Awards

Gustavus Myers Center for the Study of Human Rights’s Outstanding Book Award winner

Winner of Outstanding Book Award of Gustavus Myers Center for the Study of Human Rights

Daring to Be Bad

Alice Echols is a visiting assistant professor at the University of Arizona Tucson. She received her M.A. and Ph.D. from the University of Michigan in U.S. history, specializing in women’s history and social history. Echols has received several rewards and grants, including the University of Michigan’s Horace H. Rackham Distinguished Dissertation Award in 1987. Her articles have appeared in the books Pleasure and Danger: Exploring Female Sexuality (edited by Carole Vance, 1984) and Powers of Desire: The Politics of Sexuality (edited by Ann Snitow, Christine Stansell, and Sharon Thompson, 1983), and in The Women’s Review of Books and Social Text.

Alice Echols is professor of history and the Barbra Streisand Chair of Contemporary Gender Studies at the University of Southern California. She has written four books about the long Sixties, including Scars of Sweet Paradise: The Life and Times of Janis Joplin and Hot Stuff: Disco and the Remaking of American Culture. Her latest book, Shortfall: Family Secrets, Financial Collapse, and a Hidden History of American Banking, explores the underbelly of American capitalism through a Depression-era banking scandal.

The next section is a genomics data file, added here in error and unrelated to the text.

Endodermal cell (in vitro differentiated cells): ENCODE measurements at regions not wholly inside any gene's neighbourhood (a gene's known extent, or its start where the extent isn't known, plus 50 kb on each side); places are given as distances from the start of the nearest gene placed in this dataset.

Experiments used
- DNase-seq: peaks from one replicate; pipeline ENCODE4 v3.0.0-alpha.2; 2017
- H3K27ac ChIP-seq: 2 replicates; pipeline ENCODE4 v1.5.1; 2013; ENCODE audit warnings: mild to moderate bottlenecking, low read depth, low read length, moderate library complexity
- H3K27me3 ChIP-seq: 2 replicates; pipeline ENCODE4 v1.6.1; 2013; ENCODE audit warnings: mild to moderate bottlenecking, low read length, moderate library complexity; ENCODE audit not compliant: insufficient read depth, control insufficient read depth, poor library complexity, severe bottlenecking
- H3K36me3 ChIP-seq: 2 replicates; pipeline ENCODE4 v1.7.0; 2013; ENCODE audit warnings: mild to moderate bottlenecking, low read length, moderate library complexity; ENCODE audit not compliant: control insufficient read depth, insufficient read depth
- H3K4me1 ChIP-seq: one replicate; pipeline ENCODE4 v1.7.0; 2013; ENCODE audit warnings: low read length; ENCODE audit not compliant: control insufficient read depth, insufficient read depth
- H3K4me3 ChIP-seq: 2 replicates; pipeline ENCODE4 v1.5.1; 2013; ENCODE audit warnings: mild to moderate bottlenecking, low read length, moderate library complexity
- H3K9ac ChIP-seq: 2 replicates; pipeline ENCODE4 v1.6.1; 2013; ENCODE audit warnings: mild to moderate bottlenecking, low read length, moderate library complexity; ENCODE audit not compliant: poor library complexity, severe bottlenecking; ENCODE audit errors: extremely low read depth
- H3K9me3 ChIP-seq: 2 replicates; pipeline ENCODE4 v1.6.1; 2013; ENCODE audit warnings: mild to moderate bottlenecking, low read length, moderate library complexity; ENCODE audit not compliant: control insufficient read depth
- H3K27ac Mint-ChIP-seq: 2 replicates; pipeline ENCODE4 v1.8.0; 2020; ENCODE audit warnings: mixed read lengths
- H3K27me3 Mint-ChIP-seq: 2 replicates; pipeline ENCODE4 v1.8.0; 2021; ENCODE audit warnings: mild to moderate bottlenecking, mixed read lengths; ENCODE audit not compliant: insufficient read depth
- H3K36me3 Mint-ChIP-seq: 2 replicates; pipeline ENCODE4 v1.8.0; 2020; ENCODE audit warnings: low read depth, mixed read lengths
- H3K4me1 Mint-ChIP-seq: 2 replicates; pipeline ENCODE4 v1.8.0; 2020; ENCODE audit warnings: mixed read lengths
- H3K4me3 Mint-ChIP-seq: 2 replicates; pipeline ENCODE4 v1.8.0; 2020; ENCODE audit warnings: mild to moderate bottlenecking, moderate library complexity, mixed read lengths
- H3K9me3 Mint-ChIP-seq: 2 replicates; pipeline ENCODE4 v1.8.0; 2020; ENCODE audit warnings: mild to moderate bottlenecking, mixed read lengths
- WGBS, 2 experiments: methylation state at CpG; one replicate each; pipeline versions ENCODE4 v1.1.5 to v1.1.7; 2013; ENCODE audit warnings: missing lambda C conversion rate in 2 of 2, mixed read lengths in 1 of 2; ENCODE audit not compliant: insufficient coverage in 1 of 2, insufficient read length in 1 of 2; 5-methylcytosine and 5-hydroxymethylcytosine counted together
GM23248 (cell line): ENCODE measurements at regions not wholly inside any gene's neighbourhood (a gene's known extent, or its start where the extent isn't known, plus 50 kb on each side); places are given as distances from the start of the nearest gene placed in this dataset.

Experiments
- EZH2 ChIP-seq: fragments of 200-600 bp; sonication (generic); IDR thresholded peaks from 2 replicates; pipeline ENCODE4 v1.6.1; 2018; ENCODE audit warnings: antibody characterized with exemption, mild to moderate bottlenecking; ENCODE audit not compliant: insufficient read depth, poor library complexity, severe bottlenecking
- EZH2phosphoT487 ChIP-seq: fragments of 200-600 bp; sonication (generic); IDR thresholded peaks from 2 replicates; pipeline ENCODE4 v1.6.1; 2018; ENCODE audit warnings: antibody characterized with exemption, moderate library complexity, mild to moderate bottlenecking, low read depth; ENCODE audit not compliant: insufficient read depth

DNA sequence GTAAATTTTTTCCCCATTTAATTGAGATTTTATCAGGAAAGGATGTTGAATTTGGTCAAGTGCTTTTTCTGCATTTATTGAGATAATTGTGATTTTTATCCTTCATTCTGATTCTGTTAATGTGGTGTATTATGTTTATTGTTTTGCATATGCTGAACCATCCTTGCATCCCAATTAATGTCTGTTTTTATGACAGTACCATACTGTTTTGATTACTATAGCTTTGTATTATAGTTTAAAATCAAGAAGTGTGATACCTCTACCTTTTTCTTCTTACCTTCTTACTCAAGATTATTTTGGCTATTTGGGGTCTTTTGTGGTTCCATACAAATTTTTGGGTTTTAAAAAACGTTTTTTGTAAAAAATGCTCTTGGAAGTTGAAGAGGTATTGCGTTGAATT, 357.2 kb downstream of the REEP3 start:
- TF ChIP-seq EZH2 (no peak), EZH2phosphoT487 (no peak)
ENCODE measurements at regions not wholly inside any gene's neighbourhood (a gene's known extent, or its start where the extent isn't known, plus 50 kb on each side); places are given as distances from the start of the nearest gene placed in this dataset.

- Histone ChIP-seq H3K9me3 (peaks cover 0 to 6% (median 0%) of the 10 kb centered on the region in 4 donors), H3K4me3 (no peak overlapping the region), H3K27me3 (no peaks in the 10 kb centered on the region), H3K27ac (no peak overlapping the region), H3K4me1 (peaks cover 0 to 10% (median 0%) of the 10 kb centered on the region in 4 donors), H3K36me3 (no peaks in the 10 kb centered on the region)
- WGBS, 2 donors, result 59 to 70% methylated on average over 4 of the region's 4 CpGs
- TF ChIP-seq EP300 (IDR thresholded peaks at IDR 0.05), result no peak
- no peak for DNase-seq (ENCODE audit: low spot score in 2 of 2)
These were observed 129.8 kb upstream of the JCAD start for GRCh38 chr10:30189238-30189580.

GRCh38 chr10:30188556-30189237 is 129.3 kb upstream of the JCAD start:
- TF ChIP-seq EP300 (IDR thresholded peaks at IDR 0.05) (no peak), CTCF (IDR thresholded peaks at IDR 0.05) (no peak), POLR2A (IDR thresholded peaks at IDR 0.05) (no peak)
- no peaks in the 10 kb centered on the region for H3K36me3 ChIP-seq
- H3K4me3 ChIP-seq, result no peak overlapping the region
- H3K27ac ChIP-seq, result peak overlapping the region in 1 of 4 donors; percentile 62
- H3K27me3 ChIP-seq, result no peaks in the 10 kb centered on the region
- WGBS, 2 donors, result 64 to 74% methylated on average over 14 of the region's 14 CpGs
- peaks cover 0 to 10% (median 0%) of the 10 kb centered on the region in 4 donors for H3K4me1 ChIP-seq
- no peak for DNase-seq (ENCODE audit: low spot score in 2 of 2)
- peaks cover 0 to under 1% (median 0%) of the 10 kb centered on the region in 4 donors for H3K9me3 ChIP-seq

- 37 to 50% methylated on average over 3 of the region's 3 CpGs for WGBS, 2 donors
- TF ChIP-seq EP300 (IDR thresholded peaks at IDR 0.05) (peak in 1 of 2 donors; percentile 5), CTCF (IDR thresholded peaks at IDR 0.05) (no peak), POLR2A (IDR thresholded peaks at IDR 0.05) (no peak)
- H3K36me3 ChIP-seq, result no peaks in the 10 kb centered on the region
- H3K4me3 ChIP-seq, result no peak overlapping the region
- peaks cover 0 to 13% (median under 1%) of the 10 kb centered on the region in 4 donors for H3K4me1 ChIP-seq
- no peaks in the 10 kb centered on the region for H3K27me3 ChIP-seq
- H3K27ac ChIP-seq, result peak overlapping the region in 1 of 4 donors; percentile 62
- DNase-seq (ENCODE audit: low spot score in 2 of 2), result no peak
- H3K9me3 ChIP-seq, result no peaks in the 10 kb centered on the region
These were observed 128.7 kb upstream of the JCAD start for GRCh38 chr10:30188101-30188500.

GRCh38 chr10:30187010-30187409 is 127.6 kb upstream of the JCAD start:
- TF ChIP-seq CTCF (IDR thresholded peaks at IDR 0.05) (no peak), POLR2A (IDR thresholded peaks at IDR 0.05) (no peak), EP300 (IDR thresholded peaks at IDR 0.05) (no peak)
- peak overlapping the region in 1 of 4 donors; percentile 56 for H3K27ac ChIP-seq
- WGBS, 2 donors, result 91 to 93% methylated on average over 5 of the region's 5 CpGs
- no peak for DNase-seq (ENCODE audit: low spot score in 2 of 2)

Ellen Willis (1941–2006) was the first rock critic for the New Yorker, an editor and columnist at the Village Voice, and cofounder of the radical feminist group Redstockings. Her award-winning posthumous collection of rock criticism, Out of the Vinyl Deeps: Ellen Willis on Rock Music, was published in 2011 by the University of Minnesota Press.

Daring to Be Bad

. . . this balanced study deftly explores feminism, from its break with the coalition of leftist activist groups of the '60s to its abandonment of radicalism and separatism in the '70s. . . . Echols masterfully re-creates a perpetually divisive atmosphere . . .

Publishers Weekly

If we are still debating the relative importance of gender, class, and race, combating the power of capitalism and patriarchy, this valuable study shows that the discussion owes much to the radical feminists who hewed out the outlines of these issues.

Library Journal